On June 30 of this year, Mosab Hassan Yousef was granted asylum here in the United States. This decision had hung in the balance for the past three years during which time he had applied for and been denied political asylum. After all, Mosab is a son of Sheik Hassan Yousef, one of seven founders and a leader of Hamas.
The events of June 30 are very much a continuation of the story presented in Mosab’s book, “Son of Hamas,” co-authored with Ron Brackin (a Washington Times contributor). Until the last day of June, Mosab was a proverbial “man without a country,” and had he been deported back to the Middle East, his chances of breathing desert air for more than 24 hours would have been pretty much slim to none. His own former countrymen may have seen to that. For while serving a prison term in Israel's Maskobiyeh Detention Center (aka “The Slaughterhouse”) when he was just 18, agents of Shin Bet, the Israeli Security Agency, convinced the young Mosab to become one of their operatives.
Mosab initially accepted the offer, but with a plan to turn on the Israelis at his first opportunity. However, after witnessing the cruelty of his own Hamas cohorts toward each other behind razor-wire fencing, he began to rethink his position.
A Bible study visit in 1999 drew Mosab in a different direction. The truths Mosab continued discovering through the following months and years from his own personal study led him to an overriding, overarching biblical virtue: forgiveness. Very soon, Mosab found himself, as difficult as it was, actually forgiving his Israeli as well as Palestinian adversaries - and working toward the eventual reconciliation of the two.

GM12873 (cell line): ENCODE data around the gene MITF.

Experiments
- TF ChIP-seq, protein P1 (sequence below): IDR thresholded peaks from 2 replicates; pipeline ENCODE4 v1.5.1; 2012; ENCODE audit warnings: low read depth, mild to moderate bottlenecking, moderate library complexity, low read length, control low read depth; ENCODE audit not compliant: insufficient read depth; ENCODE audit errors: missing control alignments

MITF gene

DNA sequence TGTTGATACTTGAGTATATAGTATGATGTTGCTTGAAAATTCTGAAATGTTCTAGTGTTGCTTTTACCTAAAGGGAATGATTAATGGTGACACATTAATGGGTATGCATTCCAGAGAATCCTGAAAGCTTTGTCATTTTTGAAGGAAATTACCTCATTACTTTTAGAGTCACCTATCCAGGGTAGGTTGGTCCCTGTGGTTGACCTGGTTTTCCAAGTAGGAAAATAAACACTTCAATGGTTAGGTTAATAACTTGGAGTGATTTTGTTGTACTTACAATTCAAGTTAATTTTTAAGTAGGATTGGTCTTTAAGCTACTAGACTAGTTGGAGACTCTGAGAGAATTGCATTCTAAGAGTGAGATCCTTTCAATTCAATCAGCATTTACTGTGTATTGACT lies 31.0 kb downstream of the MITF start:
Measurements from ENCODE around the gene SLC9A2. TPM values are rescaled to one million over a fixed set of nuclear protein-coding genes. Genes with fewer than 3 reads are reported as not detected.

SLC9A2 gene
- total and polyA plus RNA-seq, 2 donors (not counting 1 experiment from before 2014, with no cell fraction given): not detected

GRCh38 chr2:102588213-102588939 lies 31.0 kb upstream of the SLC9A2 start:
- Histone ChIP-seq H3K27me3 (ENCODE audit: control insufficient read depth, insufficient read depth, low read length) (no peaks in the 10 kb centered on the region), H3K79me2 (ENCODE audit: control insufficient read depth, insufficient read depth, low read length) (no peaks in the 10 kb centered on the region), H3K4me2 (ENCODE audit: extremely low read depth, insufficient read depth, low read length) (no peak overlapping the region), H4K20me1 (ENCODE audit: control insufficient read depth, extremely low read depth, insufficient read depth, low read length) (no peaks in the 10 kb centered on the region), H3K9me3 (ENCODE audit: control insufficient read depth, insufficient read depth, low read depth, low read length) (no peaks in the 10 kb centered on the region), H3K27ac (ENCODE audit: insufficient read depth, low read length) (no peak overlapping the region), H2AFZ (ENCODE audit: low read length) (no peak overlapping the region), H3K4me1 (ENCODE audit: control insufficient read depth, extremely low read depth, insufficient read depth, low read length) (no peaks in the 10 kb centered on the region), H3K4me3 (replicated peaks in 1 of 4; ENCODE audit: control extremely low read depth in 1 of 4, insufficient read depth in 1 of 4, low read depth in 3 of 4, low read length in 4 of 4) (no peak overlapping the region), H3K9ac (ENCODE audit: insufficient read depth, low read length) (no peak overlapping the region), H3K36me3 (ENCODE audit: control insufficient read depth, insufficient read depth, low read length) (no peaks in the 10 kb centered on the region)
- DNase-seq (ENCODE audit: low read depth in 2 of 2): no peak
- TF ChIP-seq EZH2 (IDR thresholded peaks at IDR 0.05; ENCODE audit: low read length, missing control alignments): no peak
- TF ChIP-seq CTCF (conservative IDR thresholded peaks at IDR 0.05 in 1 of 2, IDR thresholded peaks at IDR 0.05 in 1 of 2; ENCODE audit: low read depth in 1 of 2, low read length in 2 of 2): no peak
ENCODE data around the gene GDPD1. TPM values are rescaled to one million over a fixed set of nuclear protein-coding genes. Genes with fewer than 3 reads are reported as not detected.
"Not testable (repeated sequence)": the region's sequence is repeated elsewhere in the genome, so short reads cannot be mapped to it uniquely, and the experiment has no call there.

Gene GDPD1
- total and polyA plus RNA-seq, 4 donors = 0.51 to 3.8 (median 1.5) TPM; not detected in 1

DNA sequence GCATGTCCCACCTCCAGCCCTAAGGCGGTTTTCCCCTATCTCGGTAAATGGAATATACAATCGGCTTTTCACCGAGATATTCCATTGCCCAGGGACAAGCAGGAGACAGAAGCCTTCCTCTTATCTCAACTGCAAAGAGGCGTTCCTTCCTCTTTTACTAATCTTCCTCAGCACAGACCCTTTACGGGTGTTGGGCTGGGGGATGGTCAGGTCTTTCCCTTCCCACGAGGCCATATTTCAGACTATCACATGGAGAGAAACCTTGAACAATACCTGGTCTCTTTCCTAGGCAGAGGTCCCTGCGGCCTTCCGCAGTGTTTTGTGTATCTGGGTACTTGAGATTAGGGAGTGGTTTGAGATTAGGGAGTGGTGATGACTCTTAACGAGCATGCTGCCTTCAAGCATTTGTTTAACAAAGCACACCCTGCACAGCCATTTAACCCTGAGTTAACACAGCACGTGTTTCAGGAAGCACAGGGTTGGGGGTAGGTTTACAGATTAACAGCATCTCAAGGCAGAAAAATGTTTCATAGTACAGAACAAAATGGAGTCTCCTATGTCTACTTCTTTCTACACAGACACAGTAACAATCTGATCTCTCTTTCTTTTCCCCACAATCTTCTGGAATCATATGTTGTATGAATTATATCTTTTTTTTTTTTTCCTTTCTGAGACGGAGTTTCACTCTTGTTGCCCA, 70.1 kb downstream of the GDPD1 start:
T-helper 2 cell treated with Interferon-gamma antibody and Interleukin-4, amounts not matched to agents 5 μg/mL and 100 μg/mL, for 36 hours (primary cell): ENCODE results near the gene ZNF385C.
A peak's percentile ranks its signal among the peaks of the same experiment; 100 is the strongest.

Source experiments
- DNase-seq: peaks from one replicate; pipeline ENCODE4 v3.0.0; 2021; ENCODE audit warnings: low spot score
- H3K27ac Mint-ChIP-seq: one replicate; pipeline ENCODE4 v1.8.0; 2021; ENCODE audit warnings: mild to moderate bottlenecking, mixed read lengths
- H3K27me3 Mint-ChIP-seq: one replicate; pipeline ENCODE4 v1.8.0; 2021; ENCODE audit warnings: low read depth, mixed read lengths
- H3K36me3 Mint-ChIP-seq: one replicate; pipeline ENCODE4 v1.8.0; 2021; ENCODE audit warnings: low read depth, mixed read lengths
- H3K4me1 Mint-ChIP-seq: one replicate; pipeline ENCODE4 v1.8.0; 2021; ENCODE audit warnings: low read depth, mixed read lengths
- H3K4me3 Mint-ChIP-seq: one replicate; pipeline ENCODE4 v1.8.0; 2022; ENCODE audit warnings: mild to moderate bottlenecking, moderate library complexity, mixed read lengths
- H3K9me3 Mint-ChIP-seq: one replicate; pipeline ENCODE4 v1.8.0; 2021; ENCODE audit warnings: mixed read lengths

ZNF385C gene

“Freedom, a deep longing for freedom, is really at the heart of my story,” Mosab writes. “I am the son of a people who have been enslaved by corrupt systems for many centuries.”
While reading “Son of Hamas,” I could not help but think about similarities to Mario Puzo’s “The Godfather.” Mosab was being groomed for a leadership position within Hamas much like Michael Corelone was morphing into the heir apparent for the Corleone crime family. The reference holds true, as well, when it comes to “hits.” Mosab observed his father’s kind treatment toward a bug in his path, careful not to tramp on it; however, in the obliteration of human life, he was nonchalant.
This is not to say that there wasn’t a strong bond between father and son and, indeed, his entire family of 11. Perhaps surprisingly, Mosab seems to lean toward championing the role his father ultimately could play in bringing peace to the Middle East.
A prime lesson portrayed in the book is that power itself is inherently destructive. Several years before his death, Yasser Arafat had a Palestinian-Israeli peace treaty within his grasp, because Israel was willing to make huge concessions. Even so, Arafat walked away from the table. Why? Mosab, present with his father at many meetings with Arafat, discloses that Arafat was afraid of losing his personal power, control and wealth. Of course, this is not unique to the Middle East. Groups everywhere have their leaders who will fail those they represent in order to maintain power, control and prosperity for themselves.
During a brief meeting with Mosab after a talk he gave in New York City, I was amazed to find this former secret agent for Israeli’s Shin Bet incredibly, well, ordinary. He was soft-spoken, unassuming and entirely humble. His journey, which began as a young man on the road to violence, continues as a man at peace with both himself and a historically angry, violent conflict.
Despite the fact that most of Mosab’s story deals with torture, betrayal, death and destruction, “Son of Hamas” offers hope. But this is not the buzzword kind of hope of catchy political phrases. This hope is the result of one of the most difficult virtues to master: forgiveness. Mosab writes: “Truth and forgiveness are the only solution for the Middle East. The challenge, especially between Israelis and Palestinians, is not to find a solution. The challenge is to be the first courageous enough to embrace it.”
In the end, “Son of Hamas” is an uplifting tale of one man’s discovery that true freedom, personally as well as between nations, is found ultimately in forgiveness.
Albin Sadar is a writer living in New York City.
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